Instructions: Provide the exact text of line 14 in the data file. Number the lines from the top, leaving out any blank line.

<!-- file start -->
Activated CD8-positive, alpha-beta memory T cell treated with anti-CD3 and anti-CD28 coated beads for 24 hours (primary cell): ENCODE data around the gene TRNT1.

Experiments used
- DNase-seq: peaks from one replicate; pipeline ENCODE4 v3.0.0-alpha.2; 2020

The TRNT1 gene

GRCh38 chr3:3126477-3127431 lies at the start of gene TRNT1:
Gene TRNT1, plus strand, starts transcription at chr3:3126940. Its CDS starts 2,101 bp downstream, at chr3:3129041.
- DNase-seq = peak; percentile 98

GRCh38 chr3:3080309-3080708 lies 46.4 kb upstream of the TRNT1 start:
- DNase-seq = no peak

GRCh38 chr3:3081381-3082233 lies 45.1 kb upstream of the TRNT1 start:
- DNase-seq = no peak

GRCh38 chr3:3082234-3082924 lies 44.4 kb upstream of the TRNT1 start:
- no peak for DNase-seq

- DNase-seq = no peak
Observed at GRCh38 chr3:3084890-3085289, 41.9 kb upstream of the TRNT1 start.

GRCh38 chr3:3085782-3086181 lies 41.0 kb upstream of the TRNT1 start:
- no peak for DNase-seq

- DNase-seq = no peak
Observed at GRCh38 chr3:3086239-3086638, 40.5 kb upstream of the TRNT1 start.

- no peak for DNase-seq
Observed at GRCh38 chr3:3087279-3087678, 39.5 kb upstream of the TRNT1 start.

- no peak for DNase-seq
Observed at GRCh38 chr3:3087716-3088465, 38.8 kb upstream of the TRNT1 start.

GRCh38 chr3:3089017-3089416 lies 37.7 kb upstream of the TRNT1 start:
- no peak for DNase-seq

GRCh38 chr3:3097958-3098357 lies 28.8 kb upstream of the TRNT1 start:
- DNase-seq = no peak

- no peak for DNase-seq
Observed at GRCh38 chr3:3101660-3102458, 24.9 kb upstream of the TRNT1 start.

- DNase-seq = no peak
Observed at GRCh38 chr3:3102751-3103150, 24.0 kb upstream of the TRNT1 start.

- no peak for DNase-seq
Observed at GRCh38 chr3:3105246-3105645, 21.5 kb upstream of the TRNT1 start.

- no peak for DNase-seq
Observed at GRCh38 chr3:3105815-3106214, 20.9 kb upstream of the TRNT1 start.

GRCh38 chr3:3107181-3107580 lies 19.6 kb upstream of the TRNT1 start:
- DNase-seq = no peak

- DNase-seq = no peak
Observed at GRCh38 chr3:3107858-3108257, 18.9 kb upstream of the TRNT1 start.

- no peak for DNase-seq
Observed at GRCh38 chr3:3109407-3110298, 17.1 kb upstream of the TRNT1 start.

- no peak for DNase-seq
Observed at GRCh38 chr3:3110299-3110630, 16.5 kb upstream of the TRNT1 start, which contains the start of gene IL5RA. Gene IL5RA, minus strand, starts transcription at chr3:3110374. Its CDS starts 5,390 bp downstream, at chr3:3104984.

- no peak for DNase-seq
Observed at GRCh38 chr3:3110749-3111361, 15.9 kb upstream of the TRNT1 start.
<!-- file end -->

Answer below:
- DNase-seq = no peak